Sunday, 24 February 2013

Natural and Un-Natural Trash

The Clean-Up Crew
Today, the 24th of February, we had a clean-up in Salton City at the Beach, south of Johnson's Landing, north of the Old Yacht Club - working our way slowly but surely down the coastline.

Eleven people showed up, most of whom I had never met before, which was great! It was also very nice to see familiar faces. Ages ranged from 7 and up.

It was quite windy, which made it difficult to start a new trash bag, it whipping in the wind and being unruly. Once the heavier stuff came in, such as glass bottles or some of the hard indefinable plastics, it weighed it down just fine. But then of course you have to carry said bag. Otherwise a pretty day.

One of the volunteers was a kid named Dominic and for a brief period of time we went around together and it was fun showing him the difference between natural and unnatural and what we should pick up and what we can leave behind. The purple balloon remnant with long purple string? Pick up. Blue hard plastic? Pick up. Plastic bottles? Oh yes, pick those up too. Bird Bone? Leave behind. As a very general rule, if it is man-made, pick it up. It doesn't decompose like natural items and is not part of the natural eco-system and natural cycle.
Apart from the fact that it is ugly. And a spot that is ugly and trashed invites more ugliness. It is said that people are more likely to dump in areas where there is already trash. And not only that, wildlife may attempt and often do try to feed on it or accidentally swallow the items. Dominic had a lot of fun. At only seven, he certainly made a huge impact and ran around picking up so many items and would not let anyone help him carry even the heavy stuff.  

Dominic and Manuel
We filled up a trailer with an assortment of goods ranging from thin and thick Styrofoam, thick and thin cardboard, half a table, a massive wire spool, the aforementioned indefinable hard plastics, the usual glass and plastic bottles and cans - including two Coors cans that would have had pull-off tabs....

Can anyone tell me how long ago it is since they used pull-off tabs for beer cans?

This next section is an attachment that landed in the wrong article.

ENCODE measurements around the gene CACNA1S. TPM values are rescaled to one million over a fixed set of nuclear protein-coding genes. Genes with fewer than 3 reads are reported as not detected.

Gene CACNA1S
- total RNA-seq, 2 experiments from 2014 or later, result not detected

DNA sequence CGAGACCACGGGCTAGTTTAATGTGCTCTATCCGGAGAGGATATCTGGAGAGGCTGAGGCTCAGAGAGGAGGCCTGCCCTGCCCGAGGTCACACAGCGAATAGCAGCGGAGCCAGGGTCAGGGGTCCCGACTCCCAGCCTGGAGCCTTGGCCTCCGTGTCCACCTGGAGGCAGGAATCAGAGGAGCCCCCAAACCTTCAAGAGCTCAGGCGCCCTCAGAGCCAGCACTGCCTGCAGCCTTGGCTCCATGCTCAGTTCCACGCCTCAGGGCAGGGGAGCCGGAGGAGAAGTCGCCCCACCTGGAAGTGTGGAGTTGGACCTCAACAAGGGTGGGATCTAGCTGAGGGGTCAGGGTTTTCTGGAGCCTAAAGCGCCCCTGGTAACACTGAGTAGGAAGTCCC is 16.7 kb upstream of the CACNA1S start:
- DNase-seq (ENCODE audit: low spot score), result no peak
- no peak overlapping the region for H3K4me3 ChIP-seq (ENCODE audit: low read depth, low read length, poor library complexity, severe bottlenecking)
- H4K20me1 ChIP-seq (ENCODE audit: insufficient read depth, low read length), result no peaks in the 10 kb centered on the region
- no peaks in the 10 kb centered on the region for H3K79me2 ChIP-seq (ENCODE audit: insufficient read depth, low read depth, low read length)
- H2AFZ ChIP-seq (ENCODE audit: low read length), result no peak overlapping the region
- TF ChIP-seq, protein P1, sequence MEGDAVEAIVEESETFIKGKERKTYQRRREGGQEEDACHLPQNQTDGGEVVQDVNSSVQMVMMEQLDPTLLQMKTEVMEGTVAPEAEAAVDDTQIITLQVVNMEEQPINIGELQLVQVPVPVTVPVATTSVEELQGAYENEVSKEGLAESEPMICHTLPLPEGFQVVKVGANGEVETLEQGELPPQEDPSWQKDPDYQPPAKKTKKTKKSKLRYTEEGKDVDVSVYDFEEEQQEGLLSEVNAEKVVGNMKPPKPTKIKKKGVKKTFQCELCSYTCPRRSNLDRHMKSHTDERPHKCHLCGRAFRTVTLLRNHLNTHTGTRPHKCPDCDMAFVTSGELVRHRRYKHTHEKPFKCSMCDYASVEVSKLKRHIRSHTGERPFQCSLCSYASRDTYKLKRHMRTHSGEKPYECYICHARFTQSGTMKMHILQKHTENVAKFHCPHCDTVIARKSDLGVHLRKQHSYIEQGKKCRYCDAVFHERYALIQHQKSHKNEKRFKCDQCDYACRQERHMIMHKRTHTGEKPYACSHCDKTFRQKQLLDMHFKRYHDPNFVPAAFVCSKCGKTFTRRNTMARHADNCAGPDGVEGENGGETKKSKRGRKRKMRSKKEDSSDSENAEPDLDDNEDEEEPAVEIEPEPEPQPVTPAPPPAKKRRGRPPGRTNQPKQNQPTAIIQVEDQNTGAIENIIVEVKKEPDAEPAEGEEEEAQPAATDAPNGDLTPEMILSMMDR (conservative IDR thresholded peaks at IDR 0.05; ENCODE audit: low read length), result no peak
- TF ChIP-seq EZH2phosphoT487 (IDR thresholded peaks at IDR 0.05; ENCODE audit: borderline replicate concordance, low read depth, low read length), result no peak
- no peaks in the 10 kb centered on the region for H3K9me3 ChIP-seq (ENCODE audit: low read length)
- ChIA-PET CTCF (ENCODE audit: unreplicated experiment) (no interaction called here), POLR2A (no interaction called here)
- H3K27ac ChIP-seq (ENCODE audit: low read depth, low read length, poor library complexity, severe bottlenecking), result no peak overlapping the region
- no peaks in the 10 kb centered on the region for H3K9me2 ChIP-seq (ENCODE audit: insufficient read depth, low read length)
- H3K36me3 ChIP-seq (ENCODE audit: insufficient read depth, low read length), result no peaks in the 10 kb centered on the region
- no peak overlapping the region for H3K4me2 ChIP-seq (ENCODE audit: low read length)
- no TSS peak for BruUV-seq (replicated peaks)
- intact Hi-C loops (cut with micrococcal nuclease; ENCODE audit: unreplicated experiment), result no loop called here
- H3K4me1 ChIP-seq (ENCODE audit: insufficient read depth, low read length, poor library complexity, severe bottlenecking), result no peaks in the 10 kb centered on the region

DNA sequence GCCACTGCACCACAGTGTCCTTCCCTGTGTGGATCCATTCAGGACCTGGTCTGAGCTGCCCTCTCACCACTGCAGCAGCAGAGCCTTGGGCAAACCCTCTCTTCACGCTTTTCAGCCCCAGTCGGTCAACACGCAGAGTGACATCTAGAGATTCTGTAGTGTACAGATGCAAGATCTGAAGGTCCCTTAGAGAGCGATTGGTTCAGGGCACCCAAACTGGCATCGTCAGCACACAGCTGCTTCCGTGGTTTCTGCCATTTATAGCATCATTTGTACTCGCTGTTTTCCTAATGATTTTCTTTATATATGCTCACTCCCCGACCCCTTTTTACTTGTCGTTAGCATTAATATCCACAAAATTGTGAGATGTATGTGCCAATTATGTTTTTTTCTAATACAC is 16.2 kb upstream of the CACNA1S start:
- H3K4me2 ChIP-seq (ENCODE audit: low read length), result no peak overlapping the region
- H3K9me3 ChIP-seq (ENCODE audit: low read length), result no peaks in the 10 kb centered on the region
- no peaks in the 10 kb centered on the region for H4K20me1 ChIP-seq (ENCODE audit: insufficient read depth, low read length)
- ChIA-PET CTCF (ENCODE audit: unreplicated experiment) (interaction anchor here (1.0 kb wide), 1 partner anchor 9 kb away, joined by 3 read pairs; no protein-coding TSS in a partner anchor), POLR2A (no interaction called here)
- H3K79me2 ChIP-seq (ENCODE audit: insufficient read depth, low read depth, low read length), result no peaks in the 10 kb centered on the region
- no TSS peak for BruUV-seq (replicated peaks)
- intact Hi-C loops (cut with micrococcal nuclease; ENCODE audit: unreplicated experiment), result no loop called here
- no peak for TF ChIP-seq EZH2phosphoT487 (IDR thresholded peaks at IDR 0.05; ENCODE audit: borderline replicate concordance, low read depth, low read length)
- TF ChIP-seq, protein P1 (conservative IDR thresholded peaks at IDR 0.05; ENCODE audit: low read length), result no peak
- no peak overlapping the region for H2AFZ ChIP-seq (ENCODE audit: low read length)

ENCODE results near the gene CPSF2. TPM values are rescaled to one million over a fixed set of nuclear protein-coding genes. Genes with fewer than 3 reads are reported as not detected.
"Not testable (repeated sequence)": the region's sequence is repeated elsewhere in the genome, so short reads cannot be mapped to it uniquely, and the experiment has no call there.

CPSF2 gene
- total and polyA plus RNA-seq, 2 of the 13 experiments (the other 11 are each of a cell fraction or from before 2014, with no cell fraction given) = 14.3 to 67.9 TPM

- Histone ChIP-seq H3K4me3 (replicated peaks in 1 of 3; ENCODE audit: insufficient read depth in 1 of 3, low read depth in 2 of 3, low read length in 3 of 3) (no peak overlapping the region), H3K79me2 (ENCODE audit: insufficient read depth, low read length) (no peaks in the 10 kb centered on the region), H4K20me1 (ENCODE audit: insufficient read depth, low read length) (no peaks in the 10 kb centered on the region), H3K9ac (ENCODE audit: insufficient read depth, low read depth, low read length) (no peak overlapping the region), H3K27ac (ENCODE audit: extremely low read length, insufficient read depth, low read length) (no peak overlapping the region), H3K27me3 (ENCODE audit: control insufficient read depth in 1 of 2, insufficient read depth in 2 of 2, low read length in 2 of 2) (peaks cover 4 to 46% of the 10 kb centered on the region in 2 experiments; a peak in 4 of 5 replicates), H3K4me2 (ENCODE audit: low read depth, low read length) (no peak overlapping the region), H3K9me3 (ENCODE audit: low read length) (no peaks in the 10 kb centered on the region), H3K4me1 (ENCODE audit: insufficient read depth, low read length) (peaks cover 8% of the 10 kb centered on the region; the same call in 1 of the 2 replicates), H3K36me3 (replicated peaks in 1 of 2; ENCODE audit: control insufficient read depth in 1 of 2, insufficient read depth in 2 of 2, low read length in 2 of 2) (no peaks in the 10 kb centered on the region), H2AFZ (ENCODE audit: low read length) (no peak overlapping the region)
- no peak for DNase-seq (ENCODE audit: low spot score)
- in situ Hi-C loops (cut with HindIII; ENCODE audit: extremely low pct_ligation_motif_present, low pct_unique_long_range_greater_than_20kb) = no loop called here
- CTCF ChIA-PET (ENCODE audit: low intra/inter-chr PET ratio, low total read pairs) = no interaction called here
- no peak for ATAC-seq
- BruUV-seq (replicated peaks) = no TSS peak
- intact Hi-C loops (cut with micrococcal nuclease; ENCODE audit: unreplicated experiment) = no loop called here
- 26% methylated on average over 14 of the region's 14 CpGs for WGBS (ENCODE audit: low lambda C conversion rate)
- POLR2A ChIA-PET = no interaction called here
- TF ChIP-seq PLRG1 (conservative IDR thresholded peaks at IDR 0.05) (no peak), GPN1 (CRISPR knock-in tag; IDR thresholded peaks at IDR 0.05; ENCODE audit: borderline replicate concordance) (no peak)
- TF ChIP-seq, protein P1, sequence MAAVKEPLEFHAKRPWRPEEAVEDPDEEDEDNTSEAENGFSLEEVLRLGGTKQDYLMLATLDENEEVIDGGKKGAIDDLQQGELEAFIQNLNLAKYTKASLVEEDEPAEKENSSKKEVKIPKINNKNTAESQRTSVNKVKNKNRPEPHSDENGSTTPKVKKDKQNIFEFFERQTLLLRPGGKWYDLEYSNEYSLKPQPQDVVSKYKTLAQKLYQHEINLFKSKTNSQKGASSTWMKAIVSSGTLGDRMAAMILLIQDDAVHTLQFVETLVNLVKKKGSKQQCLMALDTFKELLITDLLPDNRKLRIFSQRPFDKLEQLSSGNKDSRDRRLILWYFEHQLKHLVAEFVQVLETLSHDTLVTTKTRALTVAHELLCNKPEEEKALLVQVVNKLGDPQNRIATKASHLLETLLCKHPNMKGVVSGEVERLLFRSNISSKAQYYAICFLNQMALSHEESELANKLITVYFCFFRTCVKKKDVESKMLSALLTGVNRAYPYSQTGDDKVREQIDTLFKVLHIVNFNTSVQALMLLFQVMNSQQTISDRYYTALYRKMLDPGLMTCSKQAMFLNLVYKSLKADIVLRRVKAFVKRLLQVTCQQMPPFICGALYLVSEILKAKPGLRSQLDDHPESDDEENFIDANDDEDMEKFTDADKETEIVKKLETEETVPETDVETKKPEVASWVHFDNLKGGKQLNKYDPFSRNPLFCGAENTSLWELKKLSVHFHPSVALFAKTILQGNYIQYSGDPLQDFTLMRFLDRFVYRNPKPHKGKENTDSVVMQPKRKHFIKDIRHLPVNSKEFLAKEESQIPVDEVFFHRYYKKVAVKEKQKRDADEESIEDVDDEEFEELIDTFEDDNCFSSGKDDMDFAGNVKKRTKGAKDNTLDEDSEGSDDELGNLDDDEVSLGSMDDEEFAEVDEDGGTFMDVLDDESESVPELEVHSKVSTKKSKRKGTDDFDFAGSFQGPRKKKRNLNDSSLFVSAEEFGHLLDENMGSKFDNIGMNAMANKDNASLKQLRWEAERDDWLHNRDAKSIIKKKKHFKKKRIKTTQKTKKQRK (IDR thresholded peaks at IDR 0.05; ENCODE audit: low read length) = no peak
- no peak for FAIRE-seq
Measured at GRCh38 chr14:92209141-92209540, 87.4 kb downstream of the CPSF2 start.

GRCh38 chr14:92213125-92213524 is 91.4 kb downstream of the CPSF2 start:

We do find a lot of random 'old stuff' not just in the way of old beer can's but other old tin cans, old glass bottles, parts of swimming pools and swimming pool accessories, and remnants of tires, wires and old electronics encrusted in salt, mud, muck and barnacles. The Salton Sea was at the height of its popularity in the 50-70's and with that came the objects that facilitated recreation and fun. The floods in the late seventies covered all these items up and now as the sea is beginning to recede, they are coming to light again. As though a time capsule was opening its doors.

I am curious about the weight of all the items we collected today and I hoping to find out the total weight on Tuesday when I bring the trash to the dump. Here in Salton City, our local dump is closed Sundays and Mondays, meaning I have to wait until Tuesday to bring it down.

Junior
Some of the volunteers found out about it through the flyer that I put into the local paper, West Shores News and I was told that Junior Ramirez was instrumental for passing on the message and rounding up his crew! Nice one Junior!

Here's the list of the Clean-Up Crew: (and I hope I get it right - reading other people's spelling is not always so easy...):

Thank you to George Mohoff, Manuel Cassilo, Tina Culp, Dominic and Lola, Connie Jenkins, Junior Ramirez, Jim O'Brien, Andrew Lawrence, Terresa Sanchez, and Claudette Castillo. A huge massive cheers to Ed Hoffman, for kindly lending us his trailer!!!

Looking forward to doing one in March. More information to come.


Getting ready!


Manuel and George


Tina and Dominic


In the fields and in the trees


Manuel





Trailer almost Full of Trash

2 comments:

  1. UPDATE!!

    Went to the dump today. And we arrived with 4,19 tonnes. And left with 3.9 tonnes, which comes up to 0.29 tonnes!!!

    ReplyDelete
  2. ANOTHER UPDATE!!!

    I also have to add the fencing, cans and tires we picked up.

    This means we as a group did a total of roughly HALF A TONNE.

    Pretty neat!

    ReplyDelete